Well back at the luncheon, we had this discussion where the question of who was where during that time came up and it hit me just as deep as when we first met Hiroshima survivors this last summer. One said they were imprisoned in the camps, another said they were in Japan, and another fought for the US and yet there were no issues among them. It was a long time ago for them and they can talk about it. Twenty years from now or sooner they won’t be here anymore to talk about that era so I treasure every moment I am invited to converse with them about that era. So once again I found myself sitting there among the Nikkei who were curious how I came to be part of the Japanese American Community. There is really no one point I could go to say how I became involved other than when I was in that dark place and my life was being threatened by a vicious gang of thugs bent on terrorizing their own people. They question came and it was the same question I have always received from other Latinos. Why are you not with your own people? I was outnumbered 50 to 1 and despite what I had learned in martial arts I went for broke. I answered the same way I have always answered, with my following question. What is the most important thing to any Latino over God, Your Mother, and your family? One word: Respect! My bluff worked and lucky for me the gang backed down. Well then again my demonstration of Tai-Sabaki I learned in Shinkendo likely had a hand in fooling then into thinking I knew more than I did. In any case, I had hit a sore note with these thugs for they knew I spoke the truth. It is undeniable. Among Latinos, respect trumps all other allegiances, ideology, and loyalties. My people kill for it and many times die for it. I am not sure they even understand what it really is. Respect is something my people have never given me and because of that I feel no allegiance. It’s impossible to respect something that won’t give you respect in return. I have had to deal with that my whole life. Being the only son of immigrants and neither accepted for the color of my skin I was too white to be Latino, and not white enough to be American. But if there ever were one people who consistently given me respect my entire life it has been the Japanese.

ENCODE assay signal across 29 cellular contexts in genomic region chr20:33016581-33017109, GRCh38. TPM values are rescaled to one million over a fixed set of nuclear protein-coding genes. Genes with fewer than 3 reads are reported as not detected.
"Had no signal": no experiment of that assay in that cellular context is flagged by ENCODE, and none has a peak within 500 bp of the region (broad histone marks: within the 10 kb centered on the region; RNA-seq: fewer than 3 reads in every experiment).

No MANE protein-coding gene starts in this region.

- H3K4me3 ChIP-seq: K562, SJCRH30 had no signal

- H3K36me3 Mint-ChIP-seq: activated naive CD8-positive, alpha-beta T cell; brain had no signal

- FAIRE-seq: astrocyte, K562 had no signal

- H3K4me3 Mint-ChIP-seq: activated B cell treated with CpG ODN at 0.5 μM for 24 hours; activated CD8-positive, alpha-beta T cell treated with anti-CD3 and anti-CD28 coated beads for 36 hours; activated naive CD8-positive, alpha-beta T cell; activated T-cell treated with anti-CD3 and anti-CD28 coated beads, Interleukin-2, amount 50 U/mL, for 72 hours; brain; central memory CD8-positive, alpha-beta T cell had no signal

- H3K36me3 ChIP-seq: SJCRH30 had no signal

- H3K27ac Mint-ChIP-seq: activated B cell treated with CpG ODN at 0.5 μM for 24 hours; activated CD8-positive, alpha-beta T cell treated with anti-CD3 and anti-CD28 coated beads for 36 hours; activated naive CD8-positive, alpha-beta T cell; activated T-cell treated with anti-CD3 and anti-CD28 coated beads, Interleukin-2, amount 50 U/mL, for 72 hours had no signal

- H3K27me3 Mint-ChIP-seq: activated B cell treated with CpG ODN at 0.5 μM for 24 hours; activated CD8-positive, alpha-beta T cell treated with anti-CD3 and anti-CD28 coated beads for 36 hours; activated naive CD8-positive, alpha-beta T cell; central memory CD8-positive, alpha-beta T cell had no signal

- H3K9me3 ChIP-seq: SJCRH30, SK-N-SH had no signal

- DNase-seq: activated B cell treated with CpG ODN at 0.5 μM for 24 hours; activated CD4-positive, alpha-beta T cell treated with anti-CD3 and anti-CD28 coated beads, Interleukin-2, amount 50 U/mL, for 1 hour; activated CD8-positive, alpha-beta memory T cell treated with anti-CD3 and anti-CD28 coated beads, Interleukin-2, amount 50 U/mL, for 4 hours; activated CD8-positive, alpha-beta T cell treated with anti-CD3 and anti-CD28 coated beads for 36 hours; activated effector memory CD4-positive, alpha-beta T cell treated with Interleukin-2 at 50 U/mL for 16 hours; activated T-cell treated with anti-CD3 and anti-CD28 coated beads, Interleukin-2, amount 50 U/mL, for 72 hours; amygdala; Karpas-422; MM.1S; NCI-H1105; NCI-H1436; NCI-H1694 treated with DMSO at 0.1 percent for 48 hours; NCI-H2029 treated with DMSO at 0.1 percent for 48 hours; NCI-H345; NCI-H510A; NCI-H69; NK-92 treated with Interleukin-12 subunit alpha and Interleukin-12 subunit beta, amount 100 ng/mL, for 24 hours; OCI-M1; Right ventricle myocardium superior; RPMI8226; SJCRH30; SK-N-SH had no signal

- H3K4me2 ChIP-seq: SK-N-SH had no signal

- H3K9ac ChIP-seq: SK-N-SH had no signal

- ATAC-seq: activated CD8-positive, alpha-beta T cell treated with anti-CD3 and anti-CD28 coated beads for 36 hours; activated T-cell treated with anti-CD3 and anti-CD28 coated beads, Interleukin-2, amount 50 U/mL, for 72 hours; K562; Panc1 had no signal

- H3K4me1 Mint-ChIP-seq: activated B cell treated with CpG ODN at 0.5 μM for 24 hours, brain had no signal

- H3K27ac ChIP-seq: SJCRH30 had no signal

Now I am not saying I am universally loved by all Nikkei. I know from my Kendo experience and visiting some of the Jodo-Sect Temples that I have more than once given the unwelcome mat. But in general Japanese have given respect even out involuntary custom or out of appreciation for the respect I have for their culture. Somehow I have blended into the landscape. I am very comfortable in Little Tokyo and West LA. It’s rare now to get the odd looks I used to get. People see me and greet me in Japanese as I do in kind. People particularly at the Koyasan Temple have more than accepted me. Some times I am even asked if I am part Japanese. I take that as a compliment. I have a small group of Japanese friends that seems to be ever expanding. They have since become my adoptive culture. There is nothing Baka about it. It is not being J-washed. It is more like Yamatodamashi – the Japanese Spirit. Evidently I am not alone. The Budo spirit lives on in Dojos all over the world outside Japan. I read a lot of American blogs about Japan and Japanese Culture. It’s not uncommon to see other non-Japanese at the Temples here. Even more so to see Americans in Kimono at the Matsuri’s which tells me I am in good company. Mr. Ito said it was an old compliment was to call someone like me a hardboiled egg. White on the outside, and yellow on the inside. We’ll if that’s the case then the Tamago is on me. It doesn’t matter to them I am not Nisei. What matters is that I demonstrate appreciation and respect for their culture and traditions ranging from Buddhism, martial arts, to Shinto practice and much more. Whether it’s a Yoshida Brothers concert, Matsuri, or Kabuki performance, I am there. And though my own people will never understand this, it matters not. They didn’t want me around in the first place and since then I know where I am welcomed. It is my hopes to one day take this experience to Japan. Until then, I bow in respect to the Buddha, The Kami. My Sensei’s, My numerous Tomodachi, and to the People of the Land of the Rising Sun.